Frequently Asked Questions Regarding Pricing
How do you calculate the listing price of my home?
Realtors use a Comparative Market Analysis (CMA), to arrive at a recommended listing price. This CMA uses all the market data which is relevant to the sale of your home, including homes recently sold, homes under contract, homes which did not sell and homes which are currently available. Comparable sales information may be drawn from Banker and Tradesman, the public records and the multiple listing services.
Is there one factor that outweighs all others in the determination of price?
Yes. Recent solds are the predominant factor in the determination of price. Location, condition, architectural style and market conditions are all considered.
Should I price my home similar to those currently on the market?
No. When similar homes have been listed for quite some time and not sold, it usually indicates that buyers are not yet willing to pay that price. Actual solds are a more accurate measure of a property’s fair market value.
Should I price my house high and test the market?
No. Existing buyers in the market are waiting for accurately priced properties. If a home is priced too high, that home will lose an important advantage of a new listing which is the excitement created by the initial marketing efforts. If a house is on the market too long, it becomes old news.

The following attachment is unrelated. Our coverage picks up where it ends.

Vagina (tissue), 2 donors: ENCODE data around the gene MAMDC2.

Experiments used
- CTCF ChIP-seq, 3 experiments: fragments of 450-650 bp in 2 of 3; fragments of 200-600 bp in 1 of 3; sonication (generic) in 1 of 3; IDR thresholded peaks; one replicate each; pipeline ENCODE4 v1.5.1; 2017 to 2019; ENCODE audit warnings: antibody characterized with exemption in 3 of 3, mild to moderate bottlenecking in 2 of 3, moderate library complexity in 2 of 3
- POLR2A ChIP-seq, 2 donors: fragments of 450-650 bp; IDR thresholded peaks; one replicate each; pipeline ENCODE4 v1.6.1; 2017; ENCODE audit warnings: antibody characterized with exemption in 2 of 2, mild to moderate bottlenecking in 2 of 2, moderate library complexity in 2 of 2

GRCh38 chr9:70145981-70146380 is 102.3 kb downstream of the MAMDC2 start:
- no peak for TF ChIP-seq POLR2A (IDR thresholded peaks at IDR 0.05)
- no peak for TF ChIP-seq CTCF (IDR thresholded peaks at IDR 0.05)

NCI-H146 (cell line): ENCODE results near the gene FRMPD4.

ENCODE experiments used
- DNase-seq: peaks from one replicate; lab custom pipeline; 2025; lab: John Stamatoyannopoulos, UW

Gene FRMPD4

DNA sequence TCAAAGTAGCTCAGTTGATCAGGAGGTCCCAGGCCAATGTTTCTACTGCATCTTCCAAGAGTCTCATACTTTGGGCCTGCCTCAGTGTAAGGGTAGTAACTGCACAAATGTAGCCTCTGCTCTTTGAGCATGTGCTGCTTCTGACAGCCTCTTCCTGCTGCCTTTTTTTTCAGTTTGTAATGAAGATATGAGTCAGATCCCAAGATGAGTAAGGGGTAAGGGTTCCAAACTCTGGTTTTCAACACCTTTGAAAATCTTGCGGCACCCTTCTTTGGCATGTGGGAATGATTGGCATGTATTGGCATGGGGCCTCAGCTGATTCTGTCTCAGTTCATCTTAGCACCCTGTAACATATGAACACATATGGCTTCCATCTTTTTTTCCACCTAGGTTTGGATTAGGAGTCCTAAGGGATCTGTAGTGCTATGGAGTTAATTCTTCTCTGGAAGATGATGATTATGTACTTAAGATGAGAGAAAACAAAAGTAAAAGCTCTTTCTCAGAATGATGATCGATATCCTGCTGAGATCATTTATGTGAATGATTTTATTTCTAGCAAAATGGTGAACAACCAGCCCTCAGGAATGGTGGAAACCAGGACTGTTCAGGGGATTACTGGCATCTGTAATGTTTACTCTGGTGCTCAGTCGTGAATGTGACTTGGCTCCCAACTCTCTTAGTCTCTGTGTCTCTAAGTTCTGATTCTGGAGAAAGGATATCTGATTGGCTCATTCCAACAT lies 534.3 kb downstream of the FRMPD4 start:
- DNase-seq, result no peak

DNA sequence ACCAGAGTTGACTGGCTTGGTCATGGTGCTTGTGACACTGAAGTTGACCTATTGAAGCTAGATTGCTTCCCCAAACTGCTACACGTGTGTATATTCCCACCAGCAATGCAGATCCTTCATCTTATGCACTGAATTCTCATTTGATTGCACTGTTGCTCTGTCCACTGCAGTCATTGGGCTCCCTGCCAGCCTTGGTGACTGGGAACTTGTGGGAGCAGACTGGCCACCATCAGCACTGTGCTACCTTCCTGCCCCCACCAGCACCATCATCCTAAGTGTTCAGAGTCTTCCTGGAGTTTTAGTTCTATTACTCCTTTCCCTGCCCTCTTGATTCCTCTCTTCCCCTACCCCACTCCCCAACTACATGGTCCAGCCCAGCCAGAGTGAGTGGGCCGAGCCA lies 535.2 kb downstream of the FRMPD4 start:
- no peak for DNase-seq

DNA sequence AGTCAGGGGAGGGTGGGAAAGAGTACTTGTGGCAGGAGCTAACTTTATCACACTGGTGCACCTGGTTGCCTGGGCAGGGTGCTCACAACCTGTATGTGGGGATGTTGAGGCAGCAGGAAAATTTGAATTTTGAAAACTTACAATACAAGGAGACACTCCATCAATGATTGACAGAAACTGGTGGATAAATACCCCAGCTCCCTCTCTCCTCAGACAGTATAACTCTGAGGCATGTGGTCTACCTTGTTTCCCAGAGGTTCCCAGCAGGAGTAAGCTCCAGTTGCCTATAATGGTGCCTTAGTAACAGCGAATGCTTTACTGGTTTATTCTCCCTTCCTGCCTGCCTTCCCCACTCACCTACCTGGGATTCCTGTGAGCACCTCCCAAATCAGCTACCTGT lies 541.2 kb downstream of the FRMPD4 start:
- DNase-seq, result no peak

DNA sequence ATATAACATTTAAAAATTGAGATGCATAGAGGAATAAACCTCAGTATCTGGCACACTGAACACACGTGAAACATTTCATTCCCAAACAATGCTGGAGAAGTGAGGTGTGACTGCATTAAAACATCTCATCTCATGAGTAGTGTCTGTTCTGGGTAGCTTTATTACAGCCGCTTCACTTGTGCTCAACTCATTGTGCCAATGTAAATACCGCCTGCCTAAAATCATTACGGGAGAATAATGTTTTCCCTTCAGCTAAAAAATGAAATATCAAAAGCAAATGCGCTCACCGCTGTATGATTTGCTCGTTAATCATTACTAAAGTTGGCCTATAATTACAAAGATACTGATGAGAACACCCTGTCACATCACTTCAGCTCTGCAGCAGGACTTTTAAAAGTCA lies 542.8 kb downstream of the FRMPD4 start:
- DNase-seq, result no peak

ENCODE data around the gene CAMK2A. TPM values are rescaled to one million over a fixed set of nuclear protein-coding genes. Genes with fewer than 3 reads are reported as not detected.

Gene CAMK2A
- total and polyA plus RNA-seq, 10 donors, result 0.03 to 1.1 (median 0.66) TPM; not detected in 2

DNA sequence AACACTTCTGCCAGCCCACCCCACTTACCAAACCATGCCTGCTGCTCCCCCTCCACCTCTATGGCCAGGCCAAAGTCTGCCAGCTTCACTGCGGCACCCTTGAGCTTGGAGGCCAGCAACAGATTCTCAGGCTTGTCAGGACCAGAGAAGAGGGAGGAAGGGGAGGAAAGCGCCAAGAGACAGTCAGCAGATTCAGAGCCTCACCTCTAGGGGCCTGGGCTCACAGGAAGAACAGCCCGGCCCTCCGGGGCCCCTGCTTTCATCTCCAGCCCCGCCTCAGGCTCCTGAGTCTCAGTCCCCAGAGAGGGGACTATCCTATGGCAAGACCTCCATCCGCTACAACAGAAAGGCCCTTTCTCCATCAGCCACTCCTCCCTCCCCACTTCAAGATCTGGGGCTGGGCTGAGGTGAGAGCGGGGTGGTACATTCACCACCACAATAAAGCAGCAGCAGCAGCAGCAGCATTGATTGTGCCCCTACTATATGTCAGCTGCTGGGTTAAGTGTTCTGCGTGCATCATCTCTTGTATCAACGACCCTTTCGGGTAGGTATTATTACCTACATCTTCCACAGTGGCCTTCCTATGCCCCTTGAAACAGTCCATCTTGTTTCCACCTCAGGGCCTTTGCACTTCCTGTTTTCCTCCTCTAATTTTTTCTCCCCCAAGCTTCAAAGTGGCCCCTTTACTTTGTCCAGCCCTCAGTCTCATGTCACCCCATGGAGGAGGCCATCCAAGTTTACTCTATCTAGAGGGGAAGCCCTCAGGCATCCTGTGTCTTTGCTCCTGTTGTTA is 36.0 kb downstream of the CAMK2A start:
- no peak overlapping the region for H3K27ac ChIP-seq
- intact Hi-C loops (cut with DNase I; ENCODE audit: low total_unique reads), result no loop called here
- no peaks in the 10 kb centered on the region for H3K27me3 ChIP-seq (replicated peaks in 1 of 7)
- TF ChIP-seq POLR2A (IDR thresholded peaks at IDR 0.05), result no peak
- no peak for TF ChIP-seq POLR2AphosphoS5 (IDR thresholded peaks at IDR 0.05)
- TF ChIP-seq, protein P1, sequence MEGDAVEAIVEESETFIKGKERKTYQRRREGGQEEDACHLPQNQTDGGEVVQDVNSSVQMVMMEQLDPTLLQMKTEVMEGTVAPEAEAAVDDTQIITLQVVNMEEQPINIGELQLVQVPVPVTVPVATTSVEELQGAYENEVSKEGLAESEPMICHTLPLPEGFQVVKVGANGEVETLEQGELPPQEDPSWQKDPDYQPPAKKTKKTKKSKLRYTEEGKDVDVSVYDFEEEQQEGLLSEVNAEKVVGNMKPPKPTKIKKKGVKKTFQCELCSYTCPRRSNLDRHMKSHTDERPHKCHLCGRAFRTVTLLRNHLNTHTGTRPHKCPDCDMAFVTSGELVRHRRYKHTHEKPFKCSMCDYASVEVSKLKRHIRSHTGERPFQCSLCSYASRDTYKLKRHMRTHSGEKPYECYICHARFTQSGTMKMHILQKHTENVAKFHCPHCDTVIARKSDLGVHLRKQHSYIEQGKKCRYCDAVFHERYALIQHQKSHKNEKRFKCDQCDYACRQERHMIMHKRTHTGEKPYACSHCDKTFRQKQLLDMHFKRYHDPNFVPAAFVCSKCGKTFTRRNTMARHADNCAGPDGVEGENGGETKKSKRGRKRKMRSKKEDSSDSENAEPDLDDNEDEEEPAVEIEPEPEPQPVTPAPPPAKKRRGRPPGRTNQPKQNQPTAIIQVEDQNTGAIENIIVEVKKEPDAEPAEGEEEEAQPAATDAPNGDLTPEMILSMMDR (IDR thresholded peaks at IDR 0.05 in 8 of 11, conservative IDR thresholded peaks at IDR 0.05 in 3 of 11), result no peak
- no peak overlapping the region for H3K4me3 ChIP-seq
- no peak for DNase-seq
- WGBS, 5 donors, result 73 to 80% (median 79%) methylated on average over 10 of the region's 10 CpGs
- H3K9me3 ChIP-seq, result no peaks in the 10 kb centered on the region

How can overpricing my house actually help the buyer?
Overpriced homes remain on the market for a long time. This will lead buyers to believe that the sellers are now desperate or that something is wrong with the house. Either conclusion will result in offers lower than the market value.
Does the cost of my improvements equal what I can get for them in the listing price?
Yes, if the improvements are similar to other homes around you. However, if you have over-improved the house beyond those features offered in other homes in the area, the answer is no. Also, the nature of your improvements is a factor, an updated kitchen adds value but a swimming pool usually does not.
What if the house sells on the first weekend? Did I ask too little?
If your Realtor prices the home at market value, there are already buyers in the marketplace who have looked at other properties and are waiting for the right home at the right price. These buyers will purchase as soon as a good property becomes available and will pay full market value.